Summary. The inventors have developed evidence that fjx1 is a colorectal cancer associated gene, expression of which is associated with poor patient survival. Notch signaling likely has a role in the regulation of fjx1 expression. Several lines of evidence in the published literature implicate Notch signaling as important in colorectal cancer, although its roles and impact on tumor phenotype are incompletely understood. Notch, planar cell polarity-associated genes and TGF-β/BMP pathway gene expression are all significantly modulated altered in association with increased fjx1 expression as determined by gene expression arrays of human colorectal cancers. They have now developed a highly sensitive anti-FJX1 antibody that recognizes both mouse and human forms of the protein and which will facilitate the completion of all of our specific aims. Taken together, these findings suggest that a complex interaction of FJX1, Notch signaling and BMP/Smad signaling that likely have important effects on determining colon cancer cell phenotype in a potentially regulated manner. Finally, inhibition of COX2 with Celebrex® in a clinical trial resulted in decreased mRNA expression fjx1. Since COX2 activity and its products such as PGE2 and other prostaglandins play important roles in cancer cell survival, EMT and angiogenesis, this may link both FJX1 and Notch signaling to these important roles in cancer.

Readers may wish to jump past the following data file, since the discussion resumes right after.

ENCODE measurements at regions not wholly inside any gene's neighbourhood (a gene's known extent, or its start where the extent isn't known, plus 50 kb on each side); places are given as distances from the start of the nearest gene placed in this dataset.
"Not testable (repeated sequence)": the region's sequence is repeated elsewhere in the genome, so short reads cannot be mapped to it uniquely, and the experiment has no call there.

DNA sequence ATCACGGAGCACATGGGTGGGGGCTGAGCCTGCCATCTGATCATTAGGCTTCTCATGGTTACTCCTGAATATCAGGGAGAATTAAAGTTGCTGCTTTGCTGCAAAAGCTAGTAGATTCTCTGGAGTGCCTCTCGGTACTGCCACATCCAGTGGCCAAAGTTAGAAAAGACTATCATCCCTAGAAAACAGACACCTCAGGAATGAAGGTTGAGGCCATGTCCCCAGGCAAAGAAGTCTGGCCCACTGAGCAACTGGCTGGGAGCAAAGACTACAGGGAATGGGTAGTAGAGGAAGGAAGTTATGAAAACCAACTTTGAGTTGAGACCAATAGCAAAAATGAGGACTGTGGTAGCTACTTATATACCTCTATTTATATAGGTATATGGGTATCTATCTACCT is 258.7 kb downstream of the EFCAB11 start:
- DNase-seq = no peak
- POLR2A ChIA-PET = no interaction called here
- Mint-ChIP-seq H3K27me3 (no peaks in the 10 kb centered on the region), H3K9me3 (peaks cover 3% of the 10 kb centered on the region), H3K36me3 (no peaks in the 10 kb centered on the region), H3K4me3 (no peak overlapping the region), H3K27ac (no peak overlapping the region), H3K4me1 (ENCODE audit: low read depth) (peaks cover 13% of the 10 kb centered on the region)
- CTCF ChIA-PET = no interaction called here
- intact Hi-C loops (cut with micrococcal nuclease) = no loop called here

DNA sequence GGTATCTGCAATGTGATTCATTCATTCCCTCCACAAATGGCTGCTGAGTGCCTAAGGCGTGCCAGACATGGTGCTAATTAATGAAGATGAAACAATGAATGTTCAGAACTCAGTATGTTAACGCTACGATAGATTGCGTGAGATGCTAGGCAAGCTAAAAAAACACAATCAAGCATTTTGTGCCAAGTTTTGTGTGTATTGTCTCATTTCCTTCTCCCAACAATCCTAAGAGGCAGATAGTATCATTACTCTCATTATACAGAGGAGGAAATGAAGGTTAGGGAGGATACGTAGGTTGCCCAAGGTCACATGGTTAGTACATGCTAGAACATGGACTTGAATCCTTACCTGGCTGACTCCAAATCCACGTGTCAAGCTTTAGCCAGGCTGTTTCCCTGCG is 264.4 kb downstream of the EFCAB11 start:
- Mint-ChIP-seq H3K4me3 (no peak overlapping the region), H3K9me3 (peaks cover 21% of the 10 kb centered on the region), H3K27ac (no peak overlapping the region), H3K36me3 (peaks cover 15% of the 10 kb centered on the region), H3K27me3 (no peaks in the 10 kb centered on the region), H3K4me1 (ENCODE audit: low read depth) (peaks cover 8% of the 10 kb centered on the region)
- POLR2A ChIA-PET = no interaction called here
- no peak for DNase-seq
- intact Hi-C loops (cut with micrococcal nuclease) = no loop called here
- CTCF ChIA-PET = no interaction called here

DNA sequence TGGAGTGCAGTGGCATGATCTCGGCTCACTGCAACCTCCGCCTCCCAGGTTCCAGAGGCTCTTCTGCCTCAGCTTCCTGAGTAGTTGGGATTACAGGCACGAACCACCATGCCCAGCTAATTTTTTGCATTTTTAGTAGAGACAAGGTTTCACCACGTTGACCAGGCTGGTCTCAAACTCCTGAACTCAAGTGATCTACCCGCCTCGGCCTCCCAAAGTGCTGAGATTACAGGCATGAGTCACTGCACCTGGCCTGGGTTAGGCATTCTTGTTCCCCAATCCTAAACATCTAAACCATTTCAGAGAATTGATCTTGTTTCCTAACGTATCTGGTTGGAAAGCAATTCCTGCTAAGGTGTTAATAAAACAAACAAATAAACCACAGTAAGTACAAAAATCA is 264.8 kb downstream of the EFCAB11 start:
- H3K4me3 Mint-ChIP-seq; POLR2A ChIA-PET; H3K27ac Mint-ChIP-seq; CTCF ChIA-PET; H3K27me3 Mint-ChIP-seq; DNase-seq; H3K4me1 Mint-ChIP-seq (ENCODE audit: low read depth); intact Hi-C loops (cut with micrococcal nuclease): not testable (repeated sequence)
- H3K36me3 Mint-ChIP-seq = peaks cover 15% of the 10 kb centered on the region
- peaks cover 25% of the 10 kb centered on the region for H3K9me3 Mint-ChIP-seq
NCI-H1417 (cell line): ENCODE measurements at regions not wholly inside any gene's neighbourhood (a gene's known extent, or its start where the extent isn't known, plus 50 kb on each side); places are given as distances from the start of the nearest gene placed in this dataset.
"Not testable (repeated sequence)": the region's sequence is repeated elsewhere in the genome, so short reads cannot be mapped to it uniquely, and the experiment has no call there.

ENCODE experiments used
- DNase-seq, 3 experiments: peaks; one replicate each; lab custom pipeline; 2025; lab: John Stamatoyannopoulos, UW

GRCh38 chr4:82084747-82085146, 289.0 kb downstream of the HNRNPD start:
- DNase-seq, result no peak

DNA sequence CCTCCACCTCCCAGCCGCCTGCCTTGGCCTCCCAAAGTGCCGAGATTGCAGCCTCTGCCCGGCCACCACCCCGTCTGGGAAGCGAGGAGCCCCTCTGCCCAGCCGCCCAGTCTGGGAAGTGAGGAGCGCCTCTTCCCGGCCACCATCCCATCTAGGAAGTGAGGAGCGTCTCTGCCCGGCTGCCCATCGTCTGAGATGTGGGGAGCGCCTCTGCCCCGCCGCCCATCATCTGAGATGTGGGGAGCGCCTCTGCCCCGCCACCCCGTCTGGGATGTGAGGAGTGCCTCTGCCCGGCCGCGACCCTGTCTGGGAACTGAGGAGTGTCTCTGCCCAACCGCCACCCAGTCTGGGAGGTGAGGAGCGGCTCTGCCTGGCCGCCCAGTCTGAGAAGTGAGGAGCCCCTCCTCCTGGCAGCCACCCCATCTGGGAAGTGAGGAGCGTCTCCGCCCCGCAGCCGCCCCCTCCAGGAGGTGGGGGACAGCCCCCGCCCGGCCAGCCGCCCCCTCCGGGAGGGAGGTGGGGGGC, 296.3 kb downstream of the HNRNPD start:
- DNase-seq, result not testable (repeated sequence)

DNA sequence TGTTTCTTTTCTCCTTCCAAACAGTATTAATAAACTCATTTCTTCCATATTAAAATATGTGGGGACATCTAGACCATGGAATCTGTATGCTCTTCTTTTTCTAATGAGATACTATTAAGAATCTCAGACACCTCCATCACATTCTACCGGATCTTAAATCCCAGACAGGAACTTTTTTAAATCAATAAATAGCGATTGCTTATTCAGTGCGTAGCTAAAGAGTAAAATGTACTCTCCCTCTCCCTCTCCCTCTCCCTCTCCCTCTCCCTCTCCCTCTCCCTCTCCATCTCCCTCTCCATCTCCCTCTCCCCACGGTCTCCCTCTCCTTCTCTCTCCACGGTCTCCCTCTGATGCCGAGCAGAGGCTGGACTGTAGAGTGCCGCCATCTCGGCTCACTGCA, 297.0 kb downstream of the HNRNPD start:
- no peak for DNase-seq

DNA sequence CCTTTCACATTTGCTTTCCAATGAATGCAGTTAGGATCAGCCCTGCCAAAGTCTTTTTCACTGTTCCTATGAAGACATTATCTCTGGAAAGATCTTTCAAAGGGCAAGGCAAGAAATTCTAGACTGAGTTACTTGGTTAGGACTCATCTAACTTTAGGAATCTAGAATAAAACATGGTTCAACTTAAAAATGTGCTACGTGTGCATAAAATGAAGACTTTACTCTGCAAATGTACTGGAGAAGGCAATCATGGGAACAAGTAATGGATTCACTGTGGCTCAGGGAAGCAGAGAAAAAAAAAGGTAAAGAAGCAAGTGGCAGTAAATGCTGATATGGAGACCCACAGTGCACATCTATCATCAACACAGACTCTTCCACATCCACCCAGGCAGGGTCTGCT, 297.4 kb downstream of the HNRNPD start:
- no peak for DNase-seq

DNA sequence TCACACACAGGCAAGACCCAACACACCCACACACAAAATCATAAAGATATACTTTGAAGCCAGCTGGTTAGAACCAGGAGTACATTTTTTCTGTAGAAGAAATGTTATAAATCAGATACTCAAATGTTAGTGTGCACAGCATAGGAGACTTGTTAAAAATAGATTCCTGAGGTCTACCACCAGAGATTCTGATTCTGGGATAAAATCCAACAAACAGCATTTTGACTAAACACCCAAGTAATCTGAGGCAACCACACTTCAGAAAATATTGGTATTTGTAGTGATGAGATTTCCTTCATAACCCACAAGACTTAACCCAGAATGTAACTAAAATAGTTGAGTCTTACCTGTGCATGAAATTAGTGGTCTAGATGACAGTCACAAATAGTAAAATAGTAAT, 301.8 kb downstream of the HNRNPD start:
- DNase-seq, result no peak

* * *